Another is the well-known poster of Altarpiece of Puppets made for Misiones Pedagogicas in 1934, and graphically so superior to the one made by Ramón Gaya also for Misiones. It is a pity that there is no original of this poster, because it would allow us to analyze his way of working. That the artist knows the mechanics of printing graphics is very important for the result. Saturated flat colors, lines that do not coincide with the mass of color reinforcing the graphic game, the sober use of color, diagonal planes to reinforce depth, the economy of colors using only two to lower the cost, etc.

To the poster made for Pedagogical Missions María Luisa Sobrino refers in the text that she dedicates to her in her book Poster Design in Galicia and where it comes to say that Galician artists only practiced the avant-garde outside of Galicia and in the years after the proclamation of the Republic17. This print, designed to make a poster, shows that this is not the case, and that, for at least 14 years before and from Ourense, Mazas executed works of a dazzling avant-garde.

(Imag. 19) THE MOON, THE SOUL AND THE BELOVED, 1922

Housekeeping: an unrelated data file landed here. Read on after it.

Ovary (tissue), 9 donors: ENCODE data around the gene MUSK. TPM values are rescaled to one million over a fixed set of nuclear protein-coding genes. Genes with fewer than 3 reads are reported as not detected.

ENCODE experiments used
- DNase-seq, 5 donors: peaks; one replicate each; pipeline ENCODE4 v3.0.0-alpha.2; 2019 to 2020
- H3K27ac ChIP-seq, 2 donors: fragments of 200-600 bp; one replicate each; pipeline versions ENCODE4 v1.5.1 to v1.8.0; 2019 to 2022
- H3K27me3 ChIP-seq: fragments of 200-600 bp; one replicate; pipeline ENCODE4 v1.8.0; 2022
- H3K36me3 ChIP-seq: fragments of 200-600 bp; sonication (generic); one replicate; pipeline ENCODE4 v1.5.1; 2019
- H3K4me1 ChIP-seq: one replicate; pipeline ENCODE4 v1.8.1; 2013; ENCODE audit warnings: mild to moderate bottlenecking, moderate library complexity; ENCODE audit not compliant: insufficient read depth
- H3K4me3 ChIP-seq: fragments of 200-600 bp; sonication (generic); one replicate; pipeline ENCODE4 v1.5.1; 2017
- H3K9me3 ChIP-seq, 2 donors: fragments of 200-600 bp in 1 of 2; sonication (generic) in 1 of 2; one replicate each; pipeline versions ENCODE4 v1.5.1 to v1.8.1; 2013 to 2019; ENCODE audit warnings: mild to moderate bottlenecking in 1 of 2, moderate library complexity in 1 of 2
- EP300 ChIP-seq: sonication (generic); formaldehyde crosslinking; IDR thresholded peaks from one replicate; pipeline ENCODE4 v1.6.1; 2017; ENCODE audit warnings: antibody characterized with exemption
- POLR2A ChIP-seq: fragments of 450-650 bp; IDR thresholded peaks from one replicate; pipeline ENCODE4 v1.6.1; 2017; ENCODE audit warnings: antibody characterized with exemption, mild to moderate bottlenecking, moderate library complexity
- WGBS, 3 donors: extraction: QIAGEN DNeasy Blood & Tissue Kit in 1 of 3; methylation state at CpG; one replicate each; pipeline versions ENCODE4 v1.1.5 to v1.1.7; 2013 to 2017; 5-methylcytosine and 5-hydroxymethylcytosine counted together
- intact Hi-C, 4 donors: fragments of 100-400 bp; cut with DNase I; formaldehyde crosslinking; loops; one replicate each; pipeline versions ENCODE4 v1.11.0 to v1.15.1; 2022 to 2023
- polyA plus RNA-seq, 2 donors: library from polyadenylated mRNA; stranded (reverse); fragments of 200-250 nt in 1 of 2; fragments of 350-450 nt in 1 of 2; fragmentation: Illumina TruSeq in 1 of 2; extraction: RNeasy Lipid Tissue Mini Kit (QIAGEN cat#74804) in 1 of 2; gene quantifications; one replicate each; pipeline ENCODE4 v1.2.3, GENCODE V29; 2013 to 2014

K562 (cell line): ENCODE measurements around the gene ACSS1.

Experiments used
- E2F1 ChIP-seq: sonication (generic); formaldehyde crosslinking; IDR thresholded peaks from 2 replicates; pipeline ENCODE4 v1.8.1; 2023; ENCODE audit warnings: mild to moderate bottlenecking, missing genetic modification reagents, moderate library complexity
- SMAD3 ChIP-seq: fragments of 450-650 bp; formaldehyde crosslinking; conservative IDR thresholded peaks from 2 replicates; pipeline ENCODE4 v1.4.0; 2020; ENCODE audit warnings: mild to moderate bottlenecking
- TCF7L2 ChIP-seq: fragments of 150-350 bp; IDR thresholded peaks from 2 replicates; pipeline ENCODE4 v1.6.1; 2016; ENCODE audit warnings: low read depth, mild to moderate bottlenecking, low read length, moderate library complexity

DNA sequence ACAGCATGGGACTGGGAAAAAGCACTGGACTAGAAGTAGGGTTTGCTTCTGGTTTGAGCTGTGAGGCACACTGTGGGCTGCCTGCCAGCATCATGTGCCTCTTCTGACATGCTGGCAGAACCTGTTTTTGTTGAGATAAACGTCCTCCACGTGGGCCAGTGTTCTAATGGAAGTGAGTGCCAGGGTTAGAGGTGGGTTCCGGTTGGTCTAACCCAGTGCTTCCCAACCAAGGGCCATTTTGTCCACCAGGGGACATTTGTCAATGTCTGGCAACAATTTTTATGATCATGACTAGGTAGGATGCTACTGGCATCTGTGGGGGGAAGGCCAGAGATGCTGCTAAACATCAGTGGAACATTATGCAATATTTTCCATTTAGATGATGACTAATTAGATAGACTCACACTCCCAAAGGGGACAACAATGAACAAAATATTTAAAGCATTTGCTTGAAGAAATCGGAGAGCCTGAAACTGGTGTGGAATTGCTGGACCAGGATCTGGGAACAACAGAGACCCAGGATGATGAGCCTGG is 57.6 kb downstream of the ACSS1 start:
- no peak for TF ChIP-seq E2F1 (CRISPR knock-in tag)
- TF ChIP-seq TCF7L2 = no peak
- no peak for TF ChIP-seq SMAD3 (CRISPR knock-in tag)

If before 1920, make the two twin cakes Return of the Fair with the same stylistic approaches, although with a completely different technique, with its advantages –the possibility of using half tones–, and the limitations –the rotundity and expressive power offered by the intensity of the mass–; will use this "way" during the early years of the 20s, providing us with the extraordinary works: Orange and black landscape of 1922, made in gouache and ink and therefore in flat colors or, the drawings that are conserved in the Vicente Risco de Allariz foundation, among which are: Horse and jockey, Naked O Figure with cane, mostly made with ink or white or green gouache on black cardboard. The illustrations made for the book by Xabier Bóveda belong to this same stage. The Moon the soul and the beloved from 1922, (Im.19) Y where he uses the same technique as in the print presented, that is to say, execute the plates in linoleum and, later, by means of photomechanical techniques, carry out the industrial printing. This book is one of the most beautiful that have been made in Spain in the first half of the 20th century together with Kindergarten by Francisco Luis Bernárdez from 1923 and also illustrated by Mazas, or, those of The Old Sailor basks in the sun and other tales by Eugenio Montes also from 1923, in which he once again used the linoleum technique to make the cover and interior illustrations. The characters are always the same: men dressed in hats and with corozaswhere he uses the same technique as in the print presented, that is to say, execute the plates in linoleum and, later, by means of photomechanical techniques, carry out the industrial printing. This book is one of the most beautiful that have been made in Spain in the first half of the 20th century together with (Imág.20,21)